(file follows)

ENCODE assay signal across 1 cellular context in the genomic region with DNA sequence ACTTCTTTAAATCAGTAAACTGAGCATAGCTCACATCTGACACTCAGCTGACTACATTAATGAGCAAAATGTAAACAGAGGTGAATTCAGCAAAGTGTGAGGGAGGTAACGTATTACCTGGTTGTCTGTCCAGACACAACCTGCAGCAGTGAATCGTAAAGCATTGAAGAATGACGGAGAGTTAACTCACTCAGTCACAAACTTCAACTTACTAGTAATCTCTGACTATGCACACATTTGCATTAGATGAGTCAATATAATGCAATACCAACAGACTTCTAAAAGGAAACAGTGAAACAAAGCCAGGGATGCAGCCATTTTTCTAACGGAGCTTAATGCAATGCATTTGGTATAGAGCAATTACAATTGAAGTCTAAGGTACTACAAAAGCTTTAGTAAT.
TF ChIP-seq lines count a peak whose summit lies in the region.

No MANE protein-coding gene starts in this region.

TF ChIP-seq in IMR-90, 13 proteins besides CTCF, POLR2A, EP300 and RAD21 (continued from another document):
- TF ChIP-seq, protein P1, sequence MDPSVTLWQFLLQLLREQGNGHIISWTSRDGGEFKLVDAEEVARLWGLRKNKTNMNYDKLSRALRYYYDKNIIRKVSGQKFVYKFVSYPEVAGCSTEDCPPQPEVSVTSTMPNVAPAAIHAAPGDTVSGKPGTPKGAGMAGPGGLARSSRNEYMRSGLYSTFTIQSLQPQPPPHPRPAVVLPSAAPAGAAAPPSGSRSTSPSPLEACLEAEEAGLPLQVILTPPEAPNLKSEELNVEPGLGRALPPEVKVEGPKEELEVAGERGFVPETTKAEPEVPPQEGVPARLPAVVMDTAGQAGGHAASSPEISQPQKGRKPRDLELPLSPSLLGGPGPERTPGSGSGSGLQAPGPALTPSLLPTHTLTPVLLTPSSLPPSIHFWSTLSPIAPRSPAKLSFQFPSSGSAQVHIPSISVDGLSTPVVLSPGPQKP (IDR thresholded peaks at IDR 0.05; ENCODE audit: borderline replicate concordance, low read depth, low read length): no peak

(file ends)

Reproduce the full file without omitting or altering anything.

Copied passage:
ENCODE assay signal across 1 cellular context in the genomic region with DNA sequence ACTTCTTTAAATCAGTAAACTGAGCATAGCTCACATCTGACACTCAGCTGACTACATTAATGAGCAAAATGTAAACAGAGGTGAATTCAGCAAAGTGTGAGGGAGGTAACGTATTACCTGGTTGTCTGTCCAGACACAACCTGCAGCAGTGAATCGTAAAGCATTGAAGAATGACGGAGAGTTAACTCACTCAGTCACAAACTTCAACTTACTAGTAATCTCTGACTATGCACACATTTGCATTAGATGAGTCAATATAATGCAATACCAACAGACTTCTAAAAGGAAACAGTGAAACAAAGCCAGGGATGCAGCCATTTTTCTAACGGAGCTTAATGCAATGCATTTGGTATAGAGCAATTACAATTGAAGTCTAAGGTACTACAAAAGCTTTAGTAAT.
TF ChIP-seq lines count a peak whose summit lies in the region.

No MANE protein-coding gene starts in this region.

TF ChIP-seq in IMR-90, 13 proteins besides CTCF, POLR2A, EP300 and RAD21 (continued from another document):
- TF ChIP-seq, protein P1, sequence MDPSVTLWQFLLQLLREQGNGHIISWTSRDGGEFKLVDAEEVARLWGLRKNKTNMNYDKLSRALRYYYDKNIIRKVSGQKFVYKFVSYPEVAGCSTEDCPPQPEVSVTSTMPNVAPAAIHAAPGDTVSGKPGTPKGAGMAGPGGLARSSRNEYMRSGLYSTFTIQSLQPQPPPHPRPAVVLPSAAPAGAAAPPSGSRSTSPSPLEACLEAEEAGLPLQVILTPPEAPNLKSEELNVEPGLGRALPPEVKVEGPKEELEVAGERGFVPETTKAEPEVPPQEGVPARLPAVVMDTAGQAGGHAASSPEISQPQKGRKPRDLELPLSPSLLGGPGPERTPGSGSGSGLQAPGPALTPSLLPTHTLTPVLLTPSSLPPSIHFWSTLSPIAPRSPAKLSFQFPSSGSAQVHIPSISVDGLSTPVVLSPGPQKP (IDR thresholded peaks at IDR 0.05; ENCODE audit: borderline replicate concordance, low read depth, low read length): no peak